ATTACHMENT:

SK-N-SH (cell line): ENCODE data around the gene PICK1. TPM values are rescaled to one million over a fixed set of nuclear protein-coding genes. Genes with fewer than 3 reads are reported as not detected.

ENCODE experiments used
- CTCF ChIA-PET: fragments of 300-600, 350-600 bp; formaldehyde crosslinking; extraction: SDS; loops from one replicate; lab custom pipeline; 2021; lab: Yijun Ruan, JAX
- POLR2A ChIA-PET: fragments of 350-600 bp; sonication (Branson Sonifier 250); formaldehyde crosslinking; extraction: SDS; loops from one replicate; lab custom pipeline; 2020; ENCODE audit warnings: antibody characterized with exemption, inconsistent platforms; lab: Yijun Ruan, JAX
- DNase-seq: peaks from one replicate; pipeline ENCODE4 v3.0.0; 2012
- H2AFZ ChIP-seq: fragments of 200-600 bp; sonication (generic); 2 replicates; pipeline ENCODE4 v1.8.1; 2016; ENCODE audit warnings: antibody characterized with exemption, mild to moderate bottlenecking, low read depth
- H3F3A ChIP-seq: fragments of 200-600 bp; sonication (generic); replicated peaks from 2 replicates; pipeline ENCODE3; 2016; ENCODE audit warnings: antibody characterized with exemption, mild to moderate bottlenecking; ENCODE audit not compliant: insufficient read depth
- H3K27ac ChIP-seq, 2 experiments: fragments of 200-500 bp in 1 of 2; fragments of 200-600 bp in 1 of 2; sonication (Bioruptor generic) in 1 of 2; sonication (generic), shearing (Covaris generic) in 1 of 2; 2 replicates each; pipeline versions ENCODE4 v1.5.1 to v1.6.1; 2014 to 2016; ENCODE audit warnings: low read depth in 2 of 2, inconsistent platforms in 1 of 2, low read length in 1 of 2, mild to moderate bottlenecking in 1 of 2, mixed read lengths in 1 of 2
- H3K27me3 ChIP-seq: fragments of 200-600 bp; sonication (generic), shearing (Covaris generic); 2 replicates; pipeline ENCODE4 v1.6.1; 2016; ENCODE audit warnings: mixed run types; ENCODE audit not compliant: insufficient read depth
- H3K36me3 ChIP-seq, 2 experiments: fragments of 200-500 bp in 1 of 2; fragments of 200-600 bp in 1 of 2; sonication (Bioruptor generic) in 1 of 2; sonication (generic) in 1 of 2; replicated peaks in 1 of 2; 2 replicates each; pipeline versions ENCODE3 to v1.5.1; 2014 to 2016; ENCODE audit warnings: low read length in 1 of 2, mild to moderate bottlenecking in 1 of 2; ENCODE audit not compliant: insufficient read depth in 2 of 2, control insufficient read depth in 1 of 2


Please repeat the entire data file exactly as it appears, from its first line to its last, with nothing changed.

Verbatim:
SK-N-SH (cell line): ENCODE data around the gene PICK1. TPM values are rescaled to one million over a fixed set of nuclear protein-coding genes. Genes with fewer than 3 reads are reported as not detected.

ENCODE experiments used
- CTCF ChIA-PET: fragments of 300-600, 350-600 bp; formaldehyde crosslinking; extraction: SDS; loops from one replicate; lab custom pipeline; 2021; lab: Yijun Ruan, JAX
- POLR2A ChIA-PET: fragments of 350-600 bp; sonication (Branson Sonifier 250); formaldehyde crosslinking; extraction: SDS; loops from one replicate; lab custom pipeline; 2020; ENCODE audit warnings: antibody characterized with exemption, inconsistent platforms; lab: Yijun Ruan, JAX
- DNase-seq: peaks from one replicate; pipeline ENCODE4 v3.0.0; 2012
- H2AFZ ChIP-seq: fragments of 200-600 bp; sonication (generic); 2 replicates; pipeline ENCODE4 v1.8.1; 2016; ENCODE audit warnings: antibody characterized with exemption, mild to moderate bottlenecking, low read depth
- H3F3A ChIP-seq: fragments of 200-600 bp; sonication (generic); replicated peaks from 2 replicates; pipeline ENCODE3; 2016; ENCODE audit warnings: antibody characterized with exemption, mild to moderate bottlenecking; ENCODE audit not compliant: insufficient read depth
- H3K27ac ChIP-seq, 2 experiments: fragments of 200-500 bp in 1 of 2; fragments of 200-600 bp in 1 of 2; sonication (Bioruptor generic) in 1 of 2; sonication (generic), shearing (Covaris generic) in 1 of 2; 2 replicates each; pipeline versions ENCODE4 v1.5.1 to v1.6.1; 2014 to 2016; ENCODE audit warnings: low read depth in 2 of 2, inconsistent platforms in 1 of 2, low read length in 1 of 2, mild to moderate bottlenecking in 1 of 2, mixed read lengths in 1 of 2
- H3K27me3 ChIP-seq: fragments of 200-600 bp; sonication (generic), shearing (Covaris generic); 2 replicates; pipeline ENCODE4 v1.6.1; 2016; ENCODE audit warnings: mixed run types; ENCODE audit not compliant: insufficient read depth
- H3K36me3 ChIP-seq, 2 experiments: fragments of 200-500 bp in 1 of 2; fragments of 200-600 bp in 1 of 2; sonication (Bioruptor generic) in 1 of 2; sonication (generic) in 1 of 2; replicated peaks in 1 of 2; 2 replicates each; pipeline versions ENCODE3 to v1.5.1; 2014 to 2016; ENCODE audit warnings: low read length in 1 of 2, mild to moderate bottlenecking in 1 of 2; ENCODE audit not compliant: insufficient read depth in 2 of 2, control insufficient read depth in 1 of 2